Student loans policy change

moneyBy Brittany Dekorte
Deputy Editor

President Trump’s education administration has told financial institutions to disregard an Obama-era memo on interest rate charges and collections.

The memo was directed at Federal Family Education Loans (FFEL), an older style of student loans that had banking agencies working with the federal government.

Newer loans are through the federal government only, and do not fall under this memorandum. According to the US Department of Education, 7 million people hold $162 billion in FFEL loans, and FFEL loans account for almost half of student loan defaults, as reported by the Washington Post.

The memo, which was published in March of 2015, set to cut back on these defaults, stating “All student loan borrowers should have access to an efficient and responsive complaint and feedback system that holds loan servicers accountable and promotes transparency, the information and flexibility they need to repay their loan responsibly and avoid default, and protections to ensure that they will be treated fairly even if they struggle to repay their loans.”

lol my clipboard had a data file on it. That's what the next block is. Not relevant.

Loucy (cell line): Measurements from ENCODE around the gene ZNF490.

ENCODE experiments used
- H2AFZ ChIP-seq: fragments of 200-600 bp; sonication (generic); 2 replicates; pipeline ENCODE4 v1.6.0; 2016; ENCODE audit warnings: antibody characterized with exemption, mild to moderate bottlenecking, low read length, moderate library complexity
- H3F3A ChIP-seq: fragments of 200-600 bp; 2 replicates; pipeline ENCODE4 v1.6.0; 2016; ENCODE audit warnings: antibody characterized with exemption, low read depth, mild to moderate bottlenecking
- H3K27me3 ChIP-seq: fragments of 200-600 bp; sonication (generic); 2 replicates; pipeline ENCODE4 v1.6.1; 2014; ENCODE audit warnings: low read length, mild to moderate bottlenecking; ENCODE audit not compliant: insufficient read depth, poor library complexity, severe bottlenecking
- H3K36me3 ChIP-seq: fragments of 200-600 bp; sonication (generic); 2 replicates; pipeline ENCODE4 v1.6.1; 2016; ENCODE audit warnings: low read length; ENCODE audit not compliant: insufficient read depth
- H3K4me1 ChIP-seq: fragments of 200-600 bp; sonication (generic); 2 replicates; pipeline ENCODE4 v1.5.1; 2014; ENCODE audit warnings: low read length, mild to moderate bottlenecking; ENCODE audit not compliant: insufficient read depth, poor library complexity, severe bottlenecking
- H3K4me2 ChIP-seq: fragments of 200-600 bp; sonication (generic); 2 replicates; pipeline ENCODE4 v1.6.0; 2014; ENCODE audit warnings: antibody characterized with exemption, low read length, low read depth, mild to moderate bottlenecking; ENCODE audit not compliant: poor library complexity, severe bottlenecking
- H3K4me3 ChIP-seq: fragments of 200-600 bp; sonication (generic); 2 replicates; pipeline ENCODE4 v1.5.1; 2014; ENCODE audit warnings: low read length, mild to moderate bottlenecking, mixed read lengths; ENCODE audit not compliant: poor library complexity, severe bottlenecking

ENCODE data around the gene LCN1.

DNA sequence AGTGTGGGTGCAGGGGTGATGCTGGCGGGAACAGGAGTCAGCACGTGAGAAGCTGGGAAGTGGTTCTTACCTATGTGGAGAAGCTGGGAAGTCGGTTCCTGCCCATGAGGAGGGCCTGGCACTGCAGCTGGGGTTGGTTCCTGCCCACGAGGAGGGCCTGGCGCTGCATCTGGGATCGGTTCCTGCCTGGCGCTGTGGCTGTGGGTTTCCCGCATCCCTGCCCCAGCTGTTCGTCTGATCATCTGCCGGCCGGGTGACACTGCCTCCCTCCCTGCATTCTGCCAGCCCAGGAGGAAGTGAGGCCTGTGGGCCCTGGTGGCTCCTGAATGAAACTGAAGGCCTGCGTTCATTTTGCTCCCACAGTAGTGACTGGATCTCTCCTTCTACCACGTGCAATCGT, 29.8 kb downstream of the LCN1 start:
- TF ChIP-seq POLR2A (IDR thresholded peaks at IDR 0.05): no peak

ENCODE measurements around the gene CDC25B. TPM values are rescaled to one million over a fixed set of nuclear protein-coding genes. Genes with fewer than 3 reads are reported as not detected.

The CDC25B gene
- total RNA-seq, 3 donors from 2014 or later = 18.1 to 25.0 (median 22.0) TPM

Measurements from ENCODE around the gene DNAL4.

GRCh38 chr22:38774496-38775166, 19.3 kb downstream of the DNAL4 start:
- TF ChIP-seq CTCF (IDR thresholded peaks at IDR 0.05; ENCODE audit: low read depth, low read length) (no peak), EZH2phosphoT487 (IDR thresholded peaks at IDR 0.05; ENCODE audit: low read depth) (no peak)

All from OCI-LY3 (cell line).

The guidelines set out in this memo did so by keeping agencies from charging fees that added up to over 16 percent of the amount borrowed, and by getting borrowers into government loan rehabilitation programs.

Lori Trapp is the Director of Financial Aid at Washtenaw Community College. According to Trapp’s office, 33 percent of students at WCC rely on financial aid. “Last time FFEL loans were given out was in 2010,” Trapp said.

Students who took out loans before 2010, whether they are still in school, have already graduated, or have returned to school could be affected by these changes. With the lifting of the caps, they could see rate hikes, and less help with paying back their loans.

“Students are always welcome to come and ask questions, even if they haven’t been to WCC since before 2010,” Trapp said. “We have information on the terms and conditions of repayment plans.”

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